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Some Nevadans Howl Over Coyotes, But What Risk Do They Really Pose?


Coyotes are so prevalent in Nevada that the state can’t even estimate how many there are.

The coyote, or canis latrans, is related to dogs and wolves and can be found in the mountains and the deserts, the suburbs and the cities. They live in every state but Hawaii.

They might not be seen, though, because they typically try to avoid humans. But when they are spotted, they can cause concern.

In Las Vegas, coyote encounters have been reported recently along the western rim of the valley, where construction is booming.

Doug Nielsen with the Nevada Department of Wildlife said that the type of development going up presents a "buffet" to coyotes. The trees, shrubs, and water features provide homes for the rodents, which is the main source of food for coyotes.

"In essence, we've rolled out the kitchen table and dressed it with food and now we want to pick and choose who comes to dinner but you can't do that," he said.

Nielsen said that coyotes will also attack pets. Sometimes they'll attack dogs because they'll see them as competitors in their territory.

Lynsey White with the Humane Society of the United States says the problem of coyotes in urban areas is not unique to the Southwest. Coyotes are everywhere and interact with people all the time.

She said the best way to get rid of them is by "teaching" them where you don't want them to be. She said when you don't react to a coyote being in your backyard, for instance, you are teaching them that people are not dangerous and it is okay to be there. 

White said the best way to teach is using a technique called "hazing."

"If we see a coyote and they don't appear to be afraid of us, what we should always do is to try to scare him or her away," she said, "Essentially, we're just trying to look big and loud, look scary to the coyote."

She suggested putting your hands over your head to look larger, use something like a whistle or air horn to make a loud sound, or open and close an umbrella to scare away the animal.

Nielsen agreed that hazing is a good way for homeowners to scare coyotes away.

"If we just are complacent and let them grow comfortable in our neighborhoods then we're just helping create the problems," he said, "You can't be timid about it."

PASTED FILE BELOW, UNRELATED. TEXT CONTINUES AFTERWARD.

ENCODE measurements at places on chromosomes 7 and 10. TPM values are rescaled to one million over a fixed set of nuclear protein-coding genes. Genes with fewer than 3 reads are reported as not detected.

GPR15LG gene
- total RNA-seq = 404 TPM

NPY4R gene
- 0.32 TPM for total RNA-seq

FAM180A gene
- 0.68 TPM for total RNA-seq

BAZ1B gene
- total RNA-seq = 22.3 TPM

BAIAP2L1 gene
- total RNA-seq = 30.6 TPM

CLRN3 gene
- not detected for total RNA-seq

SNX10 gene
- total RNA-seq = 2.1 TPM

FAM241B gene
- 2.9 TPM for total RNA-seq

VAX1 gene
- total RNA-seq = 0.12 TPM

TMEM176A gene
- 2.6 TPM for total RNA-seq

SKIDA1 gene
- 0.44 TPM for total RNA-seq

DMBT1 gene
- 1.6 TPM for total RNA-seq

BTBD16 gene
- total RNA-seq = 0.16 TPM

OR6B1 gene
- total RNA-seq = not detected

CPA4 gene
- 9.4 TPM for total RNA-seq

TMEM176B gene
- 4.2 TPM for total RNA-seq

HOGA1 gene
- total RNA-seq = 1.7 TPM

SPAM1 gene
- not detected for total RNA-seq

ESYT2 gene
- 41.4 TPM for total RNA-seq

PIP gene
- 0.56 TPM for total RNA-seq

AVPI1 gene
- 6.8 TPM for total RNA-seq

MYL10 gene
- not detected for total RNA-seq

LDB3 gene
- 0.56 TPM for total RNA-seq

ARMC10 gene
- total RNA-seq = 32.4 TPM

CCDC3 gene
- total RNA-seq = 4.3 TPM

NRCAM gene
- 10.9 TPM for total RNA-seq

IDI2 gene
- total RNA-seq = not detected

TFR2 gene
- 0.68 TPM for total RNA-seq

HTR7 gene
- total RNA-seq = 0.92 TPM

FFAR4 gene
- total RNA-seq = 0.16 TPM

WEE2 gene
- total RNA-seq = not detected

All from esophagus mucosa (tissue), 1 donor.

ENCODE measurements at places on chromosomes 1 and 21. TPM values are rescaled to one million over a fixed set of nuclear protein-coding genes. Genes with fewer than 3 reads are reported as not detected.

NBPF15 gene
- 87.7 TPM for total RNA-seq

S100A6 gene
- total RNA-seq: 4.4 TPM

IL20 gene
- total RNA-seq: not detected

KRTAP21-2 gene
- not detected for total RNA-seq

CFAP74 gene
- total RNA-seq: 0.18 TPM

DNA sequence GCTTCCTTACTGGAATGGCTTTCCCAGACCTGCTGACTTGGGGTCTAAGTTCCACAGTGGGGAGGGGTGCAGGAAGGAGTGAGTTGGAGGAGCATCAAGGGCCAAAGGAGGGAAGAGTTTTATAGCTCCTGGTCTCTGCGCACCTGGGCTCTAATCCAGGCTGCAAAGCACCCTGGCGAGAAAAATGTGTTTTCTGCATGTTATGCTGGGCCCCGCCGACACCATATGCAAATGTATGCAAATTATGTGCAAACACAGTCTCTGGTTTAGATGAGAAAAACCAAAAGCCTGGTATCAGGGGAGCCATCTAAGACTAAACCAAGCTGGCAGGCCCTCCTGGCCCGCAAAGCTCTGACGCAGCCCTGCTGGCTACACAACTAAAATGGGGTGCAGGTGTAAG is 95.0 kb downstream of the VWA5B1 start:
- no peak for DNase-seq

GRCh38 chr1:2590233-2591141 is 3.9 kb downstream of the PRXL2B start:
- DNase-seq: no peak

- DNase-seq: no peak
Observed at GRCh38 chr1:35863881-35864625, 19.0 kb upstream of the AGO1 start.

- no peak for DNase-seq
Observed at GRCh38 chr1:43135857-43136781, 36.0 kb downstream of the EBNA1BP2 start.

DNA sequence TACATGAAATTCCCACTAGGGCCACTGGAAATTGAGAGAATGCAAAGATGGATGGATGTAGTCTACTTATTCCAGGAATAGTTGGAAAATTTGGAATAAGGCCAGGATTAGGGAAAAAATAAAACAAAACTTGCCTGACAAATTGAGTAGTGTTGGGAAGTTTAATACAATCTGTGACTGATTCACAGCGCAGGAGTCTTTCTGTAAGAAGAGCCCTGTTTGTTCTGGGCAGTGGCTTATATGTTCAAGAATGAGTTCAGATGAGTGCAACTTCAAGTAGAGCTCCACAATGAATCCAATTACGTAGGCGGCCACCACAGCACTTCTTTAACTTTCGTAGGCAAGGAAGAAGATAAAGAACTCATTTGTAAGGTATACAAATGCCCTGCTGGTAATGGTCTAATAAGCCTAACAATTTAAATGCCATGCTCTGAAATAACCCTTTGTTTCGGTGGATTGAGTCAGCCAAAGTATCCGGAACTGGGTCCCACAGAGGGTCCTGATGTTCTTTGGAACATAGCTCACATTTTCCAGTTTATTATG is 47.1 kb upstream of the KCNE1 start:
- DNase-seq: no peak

He said people need to use a forceful voice and actions to get the animal to go away. If you're worried about getting attacked, Nielsen said it is unlikely. 

In the 25 years he's been with the department, Nielsen has only heard of four people being bitten by a coyote and two of those were because people were trying to hand feed them.

In the rural areas, the problem with coyotes is a little tougher to solve.

Jason Schroeder has organized a coyote hunt in Northern Nevada for the past five years because of the impact the animals have had on ranches in the area. 

"We go on these ranches it's a way for us to help eliminate some of those packs that are running around the ranches," he said.

Coyotes will attack calves and lambs during the birthing season, costing ranchers money. 

There have been organized protests of Schroeder's hunts by people opposed to killing coyotes. Schroeder said many of the people that are protesting are misinformed.

"The purpose of our hunt is to try to help the ranchers," he said "It's an organized hunt. It's something we focus on and make sure everybody is doing everything by the book."

He said the hunters follow all the rules outlined by the state. It is not illegal to hunt or trap coyotes, which are not protected by the state, but there are limits on when and where you can trap the animals.

White said while she understands why Schroeder and other hunters want to cut down on the coyote population she and the Humane Society don't agree with their methods. She believes teaching coyotes to stay away along with other measures like high fences and keeping livestock indoors are better deterrents. 

And in fact, White said culling the coyote population by shooting them can actually have the opposite effect because when their numbers start to dwindle females will go into heat more often and have larger litters.

Nielsen said they are some of the adaptable animals on the planet.

The Humane Society of the United States offers tips here, and the Nevada Department of Wildlife has published this fact sheet about coyotes.

Doug Nielsen, Nevada Department of Wildlife; Jason Schroeder, Northern Nevada coyote hunt organizer; Lynsey White, Humane Society of the United States

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Nikole Robinson Carroll is KNPR's Morning Edition host. You can hear her every morning from 5am until 10am on News 889. She also produces segments for KNPR's State of Nevada.
With deep experience in journalism, politics, and the nonprofit sector, news producer Doug Puppel has built strong connections statewide that benefit the Nevada Public Radio audience.